EMT honored for saving woman found unconscious on side of road
When Lucas Sobeck saw someone parked on the side of the road next to a fire hydrant, he knew something wasn’t right.
While driving on Eighth Street in Reedsburg on Feb. 5, the off-duty Reedsburg Area Ambulance Service EMT noticed a woman slumped over in her car and knew he had to take action.
“As I looked over, I see her slumped over, turned around behind her, walked up and realized she was having a medical emergency,” Sobeck said.
Sobeck, who has been an EMT for over a decade, immediately called 911.
“As soon as the paramedics got there, we were able to break the window, get her out (and) check her pulse,” Sobeck said. “She had no pulse and we started CPR right there on the side of the road.”
That woman was Carolyn Rhinehart, who is alive today because of Sobeck’s critical observation.
“I really don’t have a memory of where I was driving or what I was doing. I can only assume that maybe I was driving to the hospital,” Rhinehart said. “When I ran off the side of the road, thank goodness there was an EMT right behind me.”
Rhinehart lost her memory of the events immediately preceding, during and after the incident. But a note she found helped her piece together what happened that February afternoon.
“I had a note on my counter that said (I was) having chest pains and my back hurts, so I’m assuming I was headed to the hospital,” Rhinehart said. “If I had stayed home and had laid on the couch thinking, ‘I’ll feel better,’ I certainly would not be here.”
Officials honored Sobeck Thursday night for his act of heroism.
“You truly don’t ever expect to get rewarded for something you just do,” Sobeck said. “It’s something that you’re trained and you go through, and every time you turn around, your eye’s always up.”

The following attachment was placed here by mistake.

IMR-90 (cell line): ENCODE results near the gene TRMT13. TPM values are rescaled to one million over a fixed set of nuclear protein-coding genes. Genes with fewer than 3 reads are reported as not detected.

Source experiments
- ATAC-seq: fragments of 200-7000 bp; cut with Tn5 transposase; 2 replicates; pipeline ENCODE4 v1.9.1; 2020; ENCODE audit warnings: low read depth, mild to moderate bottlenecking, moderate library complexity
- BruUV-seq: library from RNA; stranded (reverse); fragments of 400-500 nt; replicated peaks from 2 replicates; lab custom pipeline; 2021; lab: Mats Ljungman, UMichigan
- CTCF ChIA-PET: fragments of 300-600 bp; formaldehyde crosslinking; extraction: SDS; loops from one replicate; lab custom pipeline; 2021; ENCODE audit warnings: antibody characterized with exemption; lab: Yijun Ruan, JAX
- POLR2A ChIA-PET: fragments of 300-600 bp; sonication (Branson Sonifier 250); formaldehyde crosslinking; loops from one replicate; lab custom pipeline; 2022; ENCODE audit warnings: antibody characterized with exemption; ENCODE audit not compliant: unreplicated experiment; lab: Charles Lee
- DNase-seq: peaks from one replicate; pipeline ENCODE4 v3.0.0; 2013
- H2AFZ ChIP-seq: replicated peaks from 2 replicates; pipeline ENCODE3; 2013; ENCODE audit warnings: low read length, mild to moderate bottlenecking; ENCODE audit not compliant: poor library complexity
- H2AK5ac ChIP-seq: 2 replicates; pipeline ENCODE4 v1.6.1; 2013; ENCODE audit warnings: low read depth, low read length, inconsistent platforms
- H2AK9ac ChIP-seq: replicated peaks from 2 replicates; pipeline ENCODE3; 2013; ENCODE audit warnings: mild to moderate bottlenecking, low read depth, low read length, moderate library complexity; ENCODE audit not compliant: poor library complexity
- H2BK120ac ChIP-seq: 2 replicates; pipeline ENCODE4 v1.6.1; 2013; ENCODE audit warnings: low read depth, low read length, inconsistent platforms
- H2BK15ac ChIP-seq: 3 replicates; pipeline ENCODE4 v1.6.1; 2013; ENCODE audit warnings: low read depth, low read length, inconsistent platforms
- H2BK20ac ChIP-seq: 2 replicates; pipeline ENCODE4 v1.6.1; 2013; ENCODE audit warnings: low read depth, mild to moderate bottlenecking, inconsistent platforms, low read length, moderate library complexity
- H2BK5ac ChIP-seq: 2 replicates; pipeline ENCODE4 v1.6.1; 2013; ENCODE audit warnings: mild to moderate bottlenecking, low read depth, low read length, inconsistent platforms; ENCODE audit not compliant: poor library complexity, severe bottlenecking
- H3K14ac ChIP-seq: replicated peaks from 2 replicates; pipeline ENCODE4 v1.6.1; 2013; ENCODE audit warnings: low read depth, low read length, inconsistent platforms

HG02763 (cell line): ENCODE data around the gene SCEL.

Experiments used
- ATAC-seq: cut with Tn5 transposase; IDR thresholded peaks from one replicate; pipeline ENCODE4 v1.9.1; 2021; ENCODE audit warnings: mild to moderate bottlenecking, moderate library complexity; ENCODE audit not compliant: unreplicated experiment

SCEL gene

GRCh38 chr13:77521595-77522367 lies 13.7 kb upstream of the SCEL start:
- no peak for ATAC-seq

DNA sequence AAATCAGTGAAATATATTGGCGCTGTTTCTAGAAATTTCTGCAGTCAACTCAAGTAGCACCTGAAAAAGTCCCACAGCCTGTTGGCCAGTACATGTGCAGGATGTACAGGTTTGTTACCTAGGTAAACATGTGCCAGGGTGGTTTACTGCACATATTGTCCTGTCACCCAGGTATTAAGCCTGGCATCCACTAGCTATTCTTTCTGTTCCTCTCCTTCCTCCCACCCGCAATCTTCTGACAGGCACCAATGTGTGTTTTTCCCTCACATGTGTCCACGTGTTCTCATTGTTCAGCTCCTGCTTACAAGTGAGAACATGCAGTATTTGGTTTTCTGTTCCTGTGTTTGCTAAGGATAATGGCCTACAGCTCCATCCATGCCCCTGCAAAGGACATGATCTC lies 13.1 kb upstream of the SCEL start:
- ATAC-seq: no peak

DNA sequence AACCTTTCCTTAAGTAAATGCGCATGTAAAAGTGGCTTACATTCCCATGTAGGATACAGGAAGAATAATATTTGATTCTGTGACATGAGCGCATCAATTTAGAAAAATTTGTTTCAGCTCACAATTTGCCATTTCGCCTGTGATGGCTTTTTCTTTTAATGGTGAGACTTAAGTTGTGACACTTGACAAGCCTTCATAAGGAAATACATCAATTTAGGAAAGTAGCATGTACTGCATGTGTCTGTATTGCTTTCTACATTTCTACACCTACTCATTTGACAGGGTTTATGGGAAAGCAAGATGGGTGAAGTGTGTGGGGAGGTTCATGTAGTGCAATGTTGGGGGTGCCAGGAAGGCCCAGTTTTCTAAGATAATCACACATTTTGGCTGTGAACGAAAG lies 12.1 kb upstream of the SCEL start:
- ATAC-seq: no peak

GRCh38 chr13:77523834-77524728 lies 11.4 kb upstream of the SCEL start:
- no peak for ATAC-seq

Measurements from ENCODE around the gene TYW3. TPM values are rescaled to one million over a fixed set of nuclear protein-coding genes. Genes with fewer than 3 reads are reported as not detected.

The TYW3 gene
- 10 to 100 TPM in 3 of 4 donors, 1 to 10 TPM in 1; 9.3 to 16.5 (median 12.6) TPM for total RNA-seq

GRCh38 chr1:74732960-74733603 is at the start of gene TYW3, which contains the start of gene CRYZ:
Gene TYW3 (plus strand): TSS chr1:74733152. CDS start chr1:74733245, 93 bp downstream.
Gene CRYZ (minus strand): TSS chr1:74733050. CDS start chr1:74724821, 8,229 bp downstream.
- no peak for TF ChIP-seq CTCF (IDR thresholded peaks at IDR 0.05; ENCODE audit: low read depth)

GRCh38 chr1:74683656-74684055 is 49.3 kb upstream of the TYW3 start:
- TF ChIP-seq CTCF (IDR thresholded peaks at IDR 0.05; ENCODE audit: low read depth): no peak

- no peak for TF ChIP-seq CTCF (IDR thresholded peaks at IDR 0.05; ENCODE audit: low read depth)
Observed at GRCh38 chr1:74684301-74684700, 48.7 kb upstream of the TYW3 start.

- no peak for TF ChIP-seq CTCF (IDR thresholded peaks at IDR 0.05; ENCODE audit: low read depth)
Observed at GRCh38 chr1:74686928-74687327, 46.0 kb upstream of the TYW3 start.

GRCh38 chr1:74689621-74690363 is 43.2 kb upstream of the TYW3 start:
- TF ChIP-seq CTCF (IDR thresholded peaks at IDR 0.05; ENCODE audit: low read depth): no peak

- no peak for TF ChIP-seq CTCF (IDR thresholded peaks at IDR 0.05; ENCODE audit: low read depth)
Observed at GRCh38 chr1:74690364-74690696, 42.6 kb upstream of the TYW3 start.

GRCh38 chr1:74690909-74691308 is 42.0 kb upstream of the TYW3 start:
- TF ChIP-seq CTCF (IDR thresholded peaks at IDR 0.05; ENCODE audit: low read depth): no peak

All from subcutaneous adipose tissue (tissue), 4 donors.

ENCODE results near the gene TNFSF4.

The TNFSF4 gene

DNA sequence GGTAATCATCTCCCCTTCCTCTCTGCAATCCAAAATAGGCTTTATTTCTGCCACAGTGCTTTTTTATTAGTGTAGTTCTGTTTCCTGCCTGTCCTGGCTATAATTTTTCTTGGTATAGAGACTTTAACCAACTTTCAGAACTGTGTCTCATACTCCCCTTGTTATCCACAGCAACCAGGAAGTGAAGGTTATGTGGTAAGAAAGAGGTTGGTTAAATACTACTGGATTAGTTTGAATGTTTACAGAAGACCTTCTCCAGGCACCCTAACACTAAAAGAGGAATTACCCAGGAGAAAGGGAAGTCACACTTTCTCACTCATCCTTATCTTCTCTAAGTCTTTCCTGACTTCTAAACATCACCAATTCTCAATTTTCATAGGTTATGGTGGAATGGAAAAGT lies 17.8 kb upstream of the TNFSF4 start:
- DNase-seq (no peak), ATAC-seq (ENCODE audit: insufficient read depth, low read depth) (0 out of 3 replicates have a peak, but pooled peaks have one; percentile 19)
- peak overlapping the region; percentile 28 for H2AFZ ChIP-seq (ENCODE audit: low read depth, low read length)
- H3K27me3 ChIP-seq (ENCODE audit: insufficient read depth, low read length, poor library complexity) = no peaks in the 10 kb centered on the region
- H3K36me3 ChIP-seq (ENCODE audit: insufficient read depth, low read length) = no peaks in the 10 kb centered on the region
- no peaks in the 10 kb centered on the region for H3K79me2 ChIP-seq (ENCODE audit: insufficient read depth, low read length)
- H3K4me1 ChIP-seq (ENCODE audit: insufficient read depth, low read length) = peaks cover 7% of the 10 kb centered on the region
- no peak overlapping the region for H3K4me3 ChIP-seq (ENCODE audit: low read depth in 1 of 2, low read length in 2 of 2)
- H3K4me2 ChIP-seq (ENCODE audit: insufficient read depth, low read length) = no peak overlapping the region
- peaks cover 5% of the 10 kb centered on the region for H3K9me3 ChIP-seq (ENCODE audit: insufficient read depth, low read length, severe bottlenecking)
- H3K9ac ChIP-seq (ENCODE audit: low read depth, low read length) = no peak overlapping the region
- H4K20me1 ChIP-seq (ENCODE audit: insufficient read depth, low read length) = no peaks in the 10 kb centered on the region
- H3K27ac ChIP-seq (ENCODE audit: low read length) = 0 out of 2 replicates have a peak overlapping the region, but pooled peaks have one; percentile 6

Rhinehart attended the awards ceremony, marking the first time meeting Sobeck since that February day when he used his training to save her life.
“When I got the call that he was being honored, you know, I thought, ‘I have wanted to meet him, but I haven’t been able to because I’m not driving yet,'” Rhinehart said.
Reuniting with Sobeck and the other medics who helped save her life was emotional for Rhinehart.
“I have my angels here,” she said. “There’s got to be a reason, there’s a higher power to put people in the places they are when they are.”
The day was also emotional for Sobeck.
“There’s a lot of emotions going on,” Sobeck said. “To see somebody that was not here one time, to actually see her start breathing again on her own, get to the hospital and be able to come back, walking, talking, it was great.”
Lt. Gov. Rebecca Kleefisch; State Rep. Ed Brooks, R-Reedsburg; and State Sen. Howard Marklein, R-Spring Green, were at the awards ceremony.
Rhinehart said she has been undergoing cardiac rehab three days a week and she hopes to be driving again by May.